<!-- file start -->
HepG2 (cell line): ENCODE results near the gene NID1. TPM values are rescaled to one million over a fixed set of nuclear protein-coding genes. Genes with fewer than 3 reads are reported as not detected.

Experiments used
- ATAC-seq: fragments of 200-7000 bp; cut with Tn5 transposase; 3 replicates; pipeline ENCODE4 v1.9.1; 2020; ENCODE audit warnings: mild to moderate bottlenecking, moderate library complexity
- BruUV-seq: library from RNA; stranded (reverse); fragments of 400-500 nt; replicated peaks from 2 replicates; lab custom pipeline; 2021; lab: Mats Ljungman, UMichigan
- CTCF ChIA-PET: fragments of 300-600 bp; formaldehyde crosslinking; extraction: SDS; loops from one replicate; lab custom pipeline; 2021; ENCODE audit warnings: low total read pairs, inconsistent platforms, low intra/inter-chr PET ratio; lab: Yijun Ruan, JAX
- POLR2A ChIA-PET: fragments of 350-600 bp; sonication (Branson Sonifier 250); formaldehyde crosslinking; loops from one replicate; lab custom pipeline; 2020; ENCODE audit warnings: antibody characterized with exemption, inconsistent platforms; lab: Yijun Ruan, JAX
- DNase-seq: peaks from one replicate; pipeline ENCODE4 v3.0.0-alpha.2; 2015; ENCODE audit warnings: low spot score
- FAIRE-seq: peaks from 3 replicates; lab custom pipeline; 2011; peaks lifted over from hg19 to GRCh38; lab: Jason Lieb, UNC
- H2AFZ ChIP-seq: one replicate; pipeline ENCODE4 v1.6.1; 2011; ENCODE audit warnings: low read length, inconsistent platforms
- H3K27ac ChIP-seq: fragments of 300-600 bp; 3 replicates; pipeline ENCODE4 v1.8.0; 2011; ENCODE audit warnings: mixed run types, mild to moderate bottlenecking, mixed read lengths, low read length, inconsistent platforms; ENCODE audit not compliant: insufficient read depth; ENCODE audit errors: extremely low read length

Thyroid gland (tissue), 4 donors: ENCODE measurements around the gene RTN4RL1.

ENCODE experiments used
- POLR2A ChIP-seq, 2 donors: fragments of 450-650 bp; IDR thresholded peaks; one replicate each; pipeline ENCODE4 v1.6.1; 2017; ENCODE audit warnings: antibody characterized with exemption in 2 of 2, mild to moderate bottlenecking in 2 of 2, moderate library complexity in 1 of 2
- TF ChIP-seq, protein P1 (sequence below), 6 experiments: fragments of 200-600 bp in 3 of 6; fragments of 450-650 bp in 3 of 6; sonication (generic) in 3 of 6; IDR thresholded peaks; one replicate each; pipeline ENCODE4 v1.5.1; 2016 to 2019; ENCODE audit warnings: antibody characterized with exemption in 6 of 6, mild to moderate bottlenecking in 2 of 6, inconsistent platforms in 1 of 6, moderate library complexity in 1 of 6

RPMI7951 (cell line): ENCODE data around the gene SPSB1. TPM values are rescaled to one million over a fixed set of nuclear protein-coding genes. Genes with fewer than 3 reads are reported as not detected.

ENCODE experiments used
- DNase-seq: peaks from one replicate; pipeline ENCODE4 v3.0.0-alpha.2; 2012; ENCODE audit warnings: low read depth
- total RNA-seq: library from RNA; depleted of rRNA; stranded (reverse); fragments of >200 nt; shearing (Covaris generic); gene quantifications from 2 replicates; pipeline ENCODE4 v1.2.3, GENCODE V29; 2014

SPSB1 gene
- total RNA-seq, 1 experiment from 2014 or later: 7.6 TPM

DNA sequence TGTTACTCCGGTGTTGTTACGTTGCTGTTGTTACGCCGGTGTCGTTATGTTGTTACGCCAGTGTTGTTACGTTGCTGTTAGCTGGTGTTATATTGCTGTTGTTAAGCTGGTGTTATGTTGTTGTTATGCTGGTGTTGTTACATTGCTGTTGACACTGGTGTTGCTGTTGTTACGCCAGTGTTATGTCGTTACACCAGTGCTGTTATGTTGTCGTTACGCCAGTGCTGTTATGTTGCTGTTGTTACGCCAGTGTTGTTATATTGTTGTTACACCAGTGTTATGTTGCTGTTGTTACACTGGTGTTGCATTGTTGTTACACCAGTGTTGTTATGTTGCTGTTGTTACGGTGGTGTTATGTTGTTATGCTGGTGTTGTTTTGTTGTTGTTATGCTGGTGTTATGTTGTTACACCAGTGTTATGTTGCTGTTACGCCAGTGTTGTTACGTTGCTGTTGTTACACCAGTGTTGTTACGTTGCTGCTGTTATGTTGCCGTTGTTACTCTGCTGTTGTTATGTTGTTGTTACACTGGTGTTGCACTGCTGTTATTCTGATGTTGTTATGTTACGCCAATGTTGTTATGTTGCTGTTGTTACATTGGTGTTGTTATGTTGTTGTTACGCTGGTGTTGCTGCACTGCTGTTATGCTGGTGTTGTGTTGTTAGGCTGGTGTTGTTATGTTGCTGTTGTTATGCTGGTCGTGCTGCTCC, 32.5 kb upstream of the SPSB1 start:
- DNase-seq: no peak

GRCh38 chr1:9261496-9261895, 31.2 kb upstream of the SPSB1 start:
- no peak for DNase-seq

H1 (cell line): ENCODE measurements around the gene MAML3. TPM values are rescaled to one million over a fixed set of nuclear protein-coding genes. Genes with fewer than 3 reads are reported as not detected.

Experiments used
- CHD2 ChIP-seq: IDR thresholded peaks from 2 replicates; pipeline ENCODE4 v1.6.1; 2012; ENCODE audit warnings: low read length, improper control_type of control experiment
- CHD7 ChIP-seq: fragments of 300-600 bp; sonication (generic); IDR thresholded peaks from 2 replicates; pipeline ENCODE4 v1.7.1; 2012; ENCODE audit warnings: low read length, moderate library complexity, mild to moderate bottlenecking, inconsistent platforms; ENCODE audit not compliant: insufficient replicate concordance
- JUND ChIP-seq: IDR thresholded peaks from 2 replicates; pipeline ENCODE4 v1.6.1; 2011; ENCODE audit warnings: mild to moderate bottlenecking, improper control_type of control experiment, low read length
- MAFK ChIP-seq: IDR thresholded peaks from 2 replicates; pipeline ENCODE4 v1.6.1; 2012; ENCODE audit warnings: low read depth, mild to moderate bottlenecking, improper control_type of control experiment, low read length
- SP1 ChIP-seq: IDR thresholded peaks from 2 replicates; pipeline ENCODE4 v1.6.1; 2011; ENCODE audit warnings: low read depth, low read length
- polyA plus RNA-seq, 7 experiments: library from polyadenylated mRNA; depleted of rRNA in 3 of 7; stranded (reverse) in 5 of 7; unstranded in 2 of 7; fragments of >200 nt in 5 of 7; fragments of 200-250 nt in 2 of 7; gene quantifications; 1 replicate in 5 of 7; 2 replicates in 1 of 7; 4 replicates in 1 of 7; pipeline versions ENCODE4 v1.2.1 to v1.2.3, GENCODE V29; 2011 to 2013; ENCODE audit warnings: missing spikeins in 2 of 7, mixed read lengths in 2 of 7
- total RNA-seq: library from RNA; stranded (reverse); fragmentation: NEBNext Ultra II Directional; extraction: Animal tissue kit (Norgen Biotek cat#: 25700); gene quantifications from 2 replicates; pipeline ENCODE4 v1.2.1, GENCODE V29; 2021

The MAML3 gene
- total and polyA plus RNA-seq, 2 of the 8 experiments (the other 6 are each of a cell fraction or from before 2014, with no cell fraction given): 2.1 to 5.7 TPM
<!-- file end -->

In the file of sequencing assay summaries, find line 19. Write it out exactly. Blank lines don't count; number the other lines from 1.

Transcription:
SPSB1 gene